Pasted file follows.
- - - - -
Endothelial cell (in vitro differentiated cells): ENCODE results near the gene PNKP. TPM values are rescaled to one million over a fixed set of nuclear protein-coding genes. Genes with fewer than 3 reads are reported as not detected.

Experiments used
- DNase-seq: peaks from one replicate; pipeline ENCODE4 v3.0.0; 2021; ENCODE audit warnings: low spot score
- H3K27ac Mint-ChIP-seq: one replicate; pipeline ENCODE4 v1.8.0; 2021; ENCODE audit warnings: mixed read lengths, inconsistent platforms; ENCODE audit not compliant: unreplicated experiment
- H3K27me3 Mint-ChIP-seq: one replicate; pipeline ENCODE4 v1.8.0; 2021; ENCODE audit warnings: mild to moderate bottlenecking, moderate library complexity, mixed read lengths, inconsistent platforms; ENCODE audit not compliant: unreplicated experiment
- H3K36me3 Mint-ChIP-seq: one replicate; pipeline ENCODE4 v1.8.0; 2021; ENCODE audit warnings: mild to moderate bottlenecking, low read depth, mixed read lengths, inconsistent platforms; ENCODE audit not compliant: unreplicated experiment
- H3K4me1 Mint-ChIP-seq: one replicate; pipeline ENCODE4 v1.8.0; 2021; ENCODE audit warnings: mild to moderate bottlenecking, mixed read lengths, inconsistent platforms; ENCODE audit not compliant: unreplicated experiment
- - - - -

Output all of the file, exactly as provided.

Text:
Endothelial cell (in vitro differentiated cells): ENCODE results near the gene PNKP. TPM values are rescaled to one million over a fixed set of nuclear protein-coding genes. Genes with fewer than 3 reads are reported as not detected.

Experiments used
- DNase-seq: peaks from one replicate; pipeline ENCODE4 v3.0.0; 2021; ENCODE audit warnings: low spot score
- H3K27ac Mint-ChIP-seq: one replicate; pipeline ENCODE4 v1.8.0; 2021; ENCODE audit warnings: mixed read lengths, inconsistent platforms; ENCODE audit not compliant: unreplicated experiment
- H3K27me3 Mint-ChIP-seq: one replicate; pipeline ENCODE4 v1.8.0; 2021; ENCODE audit warnings: mild to moderate bottlenecking, moderate library complexity, mixed read lengths, inconsistent platforms; ENCODE audit not compliant: unreplicated experiment
- H3K36me3 Mint-ChIP-seq: one replicate; pipeline ENCODE4 v1.8.0; 2021; ENCODE audit warnings: mild to moderate bottlenecking, low read depth, mixed read lengths, inconsistent platforms; ENCODE audit not compliant: unreplicated experiment
- H3K4me1 Mint-ChIP-seq: one replicate; pipeline ENCODE4 v1.8.0; 2021; ENCODE audit warnings: mild to moderate bottlenecking, mixed read lengths, inconsistent platforms; ENCODE audit not compliant: unreplicated experiment